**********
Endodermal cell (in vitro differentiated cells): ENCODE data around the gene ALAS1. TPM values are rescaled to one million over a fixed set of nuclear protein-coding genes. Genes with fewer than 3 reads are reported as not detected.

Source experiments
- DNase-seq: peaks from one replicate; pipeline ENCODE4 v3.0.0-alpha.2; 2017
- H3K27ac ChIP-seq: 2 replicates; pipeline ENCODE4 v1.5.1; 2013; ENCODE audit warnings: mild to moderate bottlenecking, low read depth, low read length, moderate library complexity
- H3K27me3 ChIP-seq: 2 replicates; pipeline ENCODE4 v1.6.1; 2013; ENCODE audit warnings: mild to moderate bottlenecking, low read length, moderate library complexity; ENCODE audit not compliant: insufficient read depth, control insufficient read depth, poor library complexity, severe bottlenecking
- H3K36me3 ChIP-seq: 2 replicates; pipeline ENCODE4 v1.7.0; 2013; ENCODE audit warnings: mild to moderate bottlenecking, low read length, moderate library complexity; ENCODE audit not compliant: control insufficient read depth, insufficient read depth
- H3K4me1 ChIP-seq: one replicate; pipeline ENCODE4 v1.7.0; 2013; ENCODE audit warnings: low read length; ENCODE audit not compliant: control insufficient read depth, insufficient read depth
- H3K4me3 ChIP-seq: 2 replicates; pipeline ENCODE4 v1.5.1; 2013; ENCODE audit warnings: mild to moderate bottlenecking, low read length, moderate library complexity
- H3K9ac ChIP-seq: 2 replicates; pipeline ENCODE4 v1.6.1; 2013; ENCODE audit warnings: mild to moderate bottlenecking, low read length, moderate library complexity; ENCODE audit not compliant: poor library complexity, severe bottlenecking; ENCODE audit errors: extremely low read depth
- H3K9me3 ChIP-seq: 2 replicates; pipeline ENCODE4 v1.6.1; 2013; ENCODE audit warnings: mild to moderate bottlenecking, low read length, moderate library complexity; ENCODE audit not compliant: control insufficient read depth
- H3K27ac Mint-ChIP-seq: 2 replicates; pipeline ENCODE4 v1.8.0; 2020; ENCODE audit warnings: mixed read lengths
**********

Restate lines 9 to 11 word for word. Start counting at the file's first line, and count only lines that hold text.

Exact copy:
- H3K9ac ChIP-seq: 2 replicates; pipeline ENCODE4 v1.6.1; 2013; ENCODE audit warnings: mild to moderate bottlenecking, low read length, moderate library complexity; ENCODE audit not compliant: poor library complexity, severe bottlenecking; ENCODE audit errors: extremely low read depth
- H3K9me3 ChIP-seq: 2 replicates; pipeline ENCODE4 v1.6.1; 2013; ENCODE audit warnings: mild to moderate bottlenecking, low read length, moderate library complexity; ENCODE audit not compliant: control insufficient read depth
- H3K27ac Mint-ChIP-seq: 2 replicates; pipeline ENCODE4 v1.8.0; 2020; ENCODE audit warnings: mixed read lengths